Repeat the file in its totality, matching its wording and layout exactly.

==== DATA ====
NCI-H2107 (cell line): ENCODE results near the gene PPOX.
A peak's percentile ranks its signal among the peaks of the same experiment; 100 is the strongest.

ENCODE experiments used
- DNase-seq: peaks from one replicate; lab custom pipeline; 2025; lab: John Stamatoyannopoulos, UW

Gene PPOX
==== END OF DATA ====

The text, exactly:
NCI-H2107 (cell line): ENCODE results near the gene PPOX.
A peak's percentile ranks its signal among the peaks of the same experiment; 100 is the strongest.

ENCODE experiments used
- DNase-seq: peaks from one replicate; lab custom pipeline; 2025; lab: John Stamatoyannopoulos, UW

Gene PPOX